Few characteristics are more emblematic of military men than clean-shaven faces. Only some can sport a look without stubble, so should you do the military shave?
The military shave is a quick way to remove facial hair to look clean, presentable and sharp, particularly when you can’t grow a proper beard and mustache. Do this grooming method every morning to go out without a five o’clock shadow.
Clean-shaven mugs are synonymous with modern military men for various reasons. After the introduction of gas-based weaponry in WWI, enlisted male personnel have not worn beards and mustaches to wear gas masks properly and better protect themselves. Having no facial hair is also advantageous in close-quarters combat, giving the enemy one less thing to grab.
Clean face shaving is a way to remove the sense of individuality, promote uniformity and instill the group mentality needed in the military. These tenets are so enduring that the male members of the U.S. Army must still maintain a clean-shaven look after the branch changed its grooming standards in 2021.
However, service members can grow neatly tapered and trimmed and tidy mustaches while on duty and may receive the green light to wear a beard for medical or religious reasons.
Adopting the military shave can be practical even if you don’t have to. No facial hair makes you look professional. It also helps reduce painful bumps and prevent skin irritation when the air is dry.
The military shave can be done in about five minutes and a few steps. Your grooming kit must include a safety or straight razor — with a permanent or replaceable blade — a shaving soap, cream or gel, and an aftershave splash or balm.
If you have long, thick facial hair, you may need to use an electric razor first to cut it to a shorter length. Using a hair clipper, trimmer or shaver requires dry shaving, so avoid dampening your face.
Once your beard or mustache is short enough for a traditional razor, follow these steps to do the military shave correctly, cleanly and safely.
Regular skincare and moisturization should already be a part of your daily hygiene routine. Wash your face with warm water to clear your pores and remove dirt, oil, and dead skin cells from your mustache or beard. These substances can build up on your razor and increase irritation if you nick yourself.
After rinsing your face, consider applying a moisturizer. Washing your face removes natural oils your skin needs to stay nourished. Moisturizing helps keep it looking healthy after shaving. Moist skin particularly matters if you have a clean-shaven face, so it’s worth considering.
Generating the perfect consistency of lather is an art. You can do it in multiple ways but may find only some suitable. Building a lather in a bowl with a brush is optional, but many prefer it to applying a product by hand or directly to the face.
Whipping up a lather in a bowl with a brush can help you achieve your desired consistency without getting messy. Working it with your hand is faster because you skip parts where you warm up the bowl with hot water and drain it. However, this method’s tactile nature can make it difficult to determine whether you have enough lather on your face.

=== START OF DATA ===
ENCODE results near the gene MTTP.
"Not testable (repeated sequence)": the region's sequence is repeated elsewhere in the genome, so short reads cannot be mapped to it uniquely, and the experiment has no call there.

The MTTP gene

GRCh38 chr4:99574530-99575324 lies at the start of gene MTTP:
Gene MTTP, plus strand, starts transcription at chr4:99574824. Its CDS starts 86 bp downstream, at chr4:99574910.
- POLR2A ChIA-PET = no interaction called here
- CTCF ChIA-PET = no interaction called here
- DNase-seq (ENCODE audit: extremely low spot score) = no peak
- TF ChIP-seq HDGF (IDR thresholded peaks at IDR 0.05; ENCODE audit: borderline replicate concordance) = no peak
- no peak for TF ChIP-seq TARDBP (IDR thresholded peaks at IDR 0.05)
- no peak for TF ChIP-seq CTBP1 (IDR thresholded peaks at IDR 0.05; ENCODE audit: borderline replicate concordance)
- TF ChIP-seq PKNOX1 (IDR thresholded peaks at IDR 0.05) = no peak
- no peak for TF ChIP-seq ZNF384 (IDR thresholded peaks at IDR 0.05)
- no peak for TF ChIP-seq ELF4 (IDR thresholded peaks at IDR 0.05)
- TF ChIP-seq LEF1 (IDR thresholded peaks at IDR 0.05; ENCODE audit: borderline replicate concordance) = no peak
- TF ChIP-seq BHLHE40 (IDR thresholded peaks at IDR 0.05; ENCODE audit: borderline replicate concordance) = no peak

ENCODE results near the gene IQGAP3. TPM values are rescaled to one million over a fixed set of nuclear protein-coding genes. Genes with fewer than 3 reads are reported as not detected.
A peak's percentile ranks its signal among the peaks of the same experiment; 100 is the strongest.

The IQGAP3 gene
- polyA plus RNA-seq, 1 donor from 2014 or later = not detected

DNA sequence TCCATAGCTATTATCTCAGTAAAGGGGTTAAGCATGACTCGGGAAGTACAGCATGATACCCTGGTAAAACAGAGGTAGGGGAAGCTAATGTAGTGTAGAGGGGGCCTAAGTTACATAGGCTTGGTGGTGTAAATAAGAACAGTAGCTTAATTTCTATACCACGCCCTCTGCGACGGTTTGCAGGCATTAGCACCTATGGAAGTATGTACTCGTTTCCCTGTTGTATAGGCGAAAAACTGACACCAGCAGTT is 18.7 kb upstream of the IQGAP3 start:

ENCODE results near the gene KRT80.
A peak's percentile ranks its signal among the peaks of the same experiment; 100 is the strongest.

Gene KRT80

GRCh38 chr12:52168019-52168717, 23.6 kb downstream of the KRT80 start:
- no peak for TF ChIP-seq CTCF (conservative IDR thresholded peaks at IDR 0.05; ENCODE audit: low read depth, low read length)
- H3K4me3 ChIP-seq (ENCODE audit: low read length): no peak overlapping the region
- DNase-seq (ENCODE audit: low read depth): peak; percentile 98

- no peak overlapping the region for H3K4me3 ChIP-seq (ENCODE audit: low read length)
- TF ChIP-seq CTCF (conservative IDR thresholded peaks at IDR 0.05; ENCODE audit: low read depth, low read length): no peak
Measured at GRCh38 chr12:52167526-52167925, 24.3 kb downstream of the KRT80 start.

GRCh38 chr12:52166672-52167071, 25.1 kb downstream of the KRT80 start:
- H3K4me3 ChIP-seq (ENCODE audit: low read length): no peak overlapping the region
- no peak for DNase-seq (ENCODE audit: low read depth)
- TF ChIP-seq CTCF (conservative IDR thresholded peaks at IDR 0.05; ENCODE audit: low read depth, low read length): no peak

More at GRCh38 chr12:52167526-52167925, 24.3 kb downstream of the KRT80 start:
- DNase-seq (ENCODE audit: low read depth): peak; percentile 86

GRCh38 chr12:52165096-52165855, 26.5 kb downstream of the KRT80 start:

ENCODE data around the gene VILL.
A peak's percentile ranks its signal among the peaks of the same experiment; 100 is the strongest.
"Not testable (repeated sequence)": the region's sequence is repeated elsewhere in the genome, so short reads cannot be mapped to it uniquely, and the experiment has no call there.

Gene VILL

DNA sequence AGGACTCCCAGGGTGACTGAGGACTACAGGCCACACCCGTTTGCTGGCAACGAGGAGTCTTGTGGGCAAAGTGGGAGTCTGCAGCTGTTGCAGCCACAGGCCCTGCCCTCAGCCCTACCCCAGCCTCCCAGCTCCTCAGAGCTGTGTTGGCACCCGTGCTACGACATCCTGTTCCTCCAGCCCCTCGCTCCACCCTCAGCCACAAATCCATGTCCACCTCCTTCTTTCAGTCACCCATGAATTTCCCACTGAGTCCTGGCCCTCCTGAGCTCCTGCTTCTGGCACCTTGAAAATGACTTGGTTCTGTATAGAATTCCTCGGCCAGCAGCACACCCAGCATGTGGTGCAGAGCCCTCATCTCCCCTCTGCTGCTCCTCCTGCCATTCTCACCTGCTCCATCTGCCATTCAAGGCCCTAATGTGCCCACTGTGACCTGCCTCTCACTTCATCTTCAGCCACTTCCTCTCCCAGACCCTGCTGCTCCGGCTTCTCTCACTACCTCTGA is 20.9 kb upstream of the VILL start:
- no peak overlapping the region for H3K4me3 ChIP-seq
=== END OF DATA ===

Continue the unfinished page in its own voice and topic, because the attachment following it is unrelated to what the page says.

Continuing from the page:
Whichever route you take, applying a creamy lather on the areas you want to shave in a circular motion will exfoliate your skin and prime your face for shaving. Massaging the lather against the grain — the direction your hair grows — is a solid technique to cover as much area as possible.
The lather’s generation speed and consistency depend on the brush, shaving product and water hardness.
Natural hair brushes are either badger or boar and absorb a ton of water, so soaking them before shaving is necessary. Badger hair brushes are the most popular because they’re full and soft. They can create a thick lather easily. On the other hand, boar hair can generate lather quickly but cause skin discomfort.
Synthetic hair brushes absorb no water and are gaining steam because high-quality ones can perform as well as badger hair brushes.
Regarding shaving products, soaps produce a thick, creamy lather but are less moisturizing. Creams promise the richest texture, while gels are less foamy and more lubricating.
Hard water minimizes lather generation because of how magnesium and calcium react with shaving products.
Lather your face and shave with the grain — not against it — using your straight or safety razor. Shaving against the grain causes the razor to tug on your hair and irritate the skin. The shaved skin may develop a temporary rash or razor burn because of this technique, making your face look less pleasant and painful to the touch.
Rinse your face to see how clean of a shave you have. Go back over your neck, cheeks, nose and mouth multiple times to achieve a closer shave. Apply high-quality shaving cream lather on these areas again and shave with the grain with light strokes.
Once satisfied with your shave, wash your face with warm water to completely clean any product off your face.
Then, use cold water to close your pores and calm your skin post-shaving. It also causes your blood vessels to contract, lessening swelling and reducing bleeding from cuts.
Dry yourself with a clean towel. Pat your shaved areas instead of rubbing them to avoid irritation.
Lastly, apply aftershave to your skin. An aftershave splash is an antiseptic that kills germs — like the bacterium Staph aureus — that may infect any nicks and a toner that tightens the skin. It also has a noticeable fragrance.
In contrast, an aftershave balm doesn’t burn because it contains no alcohol. It hydrates, which can be relieving if you have razor bumps or dry skin. Its fragrance is too subtle to overpower your cologne’s scent.
Having a clean-shaven face has merits and drawbacks. Sporting a beard or mustache can improve your appearance and offer protection from the sun’s ultraviolet light. Do the military shave only if you look better without stubble.